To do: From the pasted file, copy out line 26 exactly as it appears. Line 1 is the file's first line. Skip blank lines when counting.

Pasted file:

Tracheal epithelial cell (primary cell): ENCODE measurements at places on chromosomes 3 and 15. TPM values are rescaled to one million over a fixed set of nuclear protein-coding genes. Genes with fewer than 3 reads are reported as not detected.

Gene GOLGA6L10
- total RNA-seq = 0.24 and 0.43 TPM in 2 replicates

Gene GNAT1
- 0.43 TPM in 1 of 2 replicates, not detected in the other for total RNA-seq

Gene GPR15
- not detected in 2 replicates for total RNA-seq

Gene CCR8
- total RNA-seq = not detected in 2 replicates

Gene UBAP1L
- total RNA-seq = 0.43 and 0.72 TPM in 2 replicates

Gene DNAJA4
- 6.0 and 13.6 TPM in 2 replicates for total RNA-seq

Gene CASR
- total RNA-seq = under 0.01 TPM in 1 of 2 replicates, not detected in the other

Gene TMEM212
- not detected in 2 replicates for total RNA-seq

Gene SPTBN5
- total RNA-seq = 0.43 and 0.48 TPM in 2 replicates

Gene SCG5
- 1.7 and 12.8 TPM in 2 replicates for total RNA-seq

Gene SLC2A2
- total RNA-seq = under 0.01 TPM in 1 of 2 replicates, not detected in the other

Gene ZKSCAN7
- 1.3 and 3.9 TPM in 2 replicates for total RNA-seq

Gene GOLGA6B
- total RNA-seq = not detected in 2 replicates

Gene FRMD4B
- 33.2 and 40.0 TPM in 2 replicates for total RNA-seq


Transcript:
Gene GOLGA6B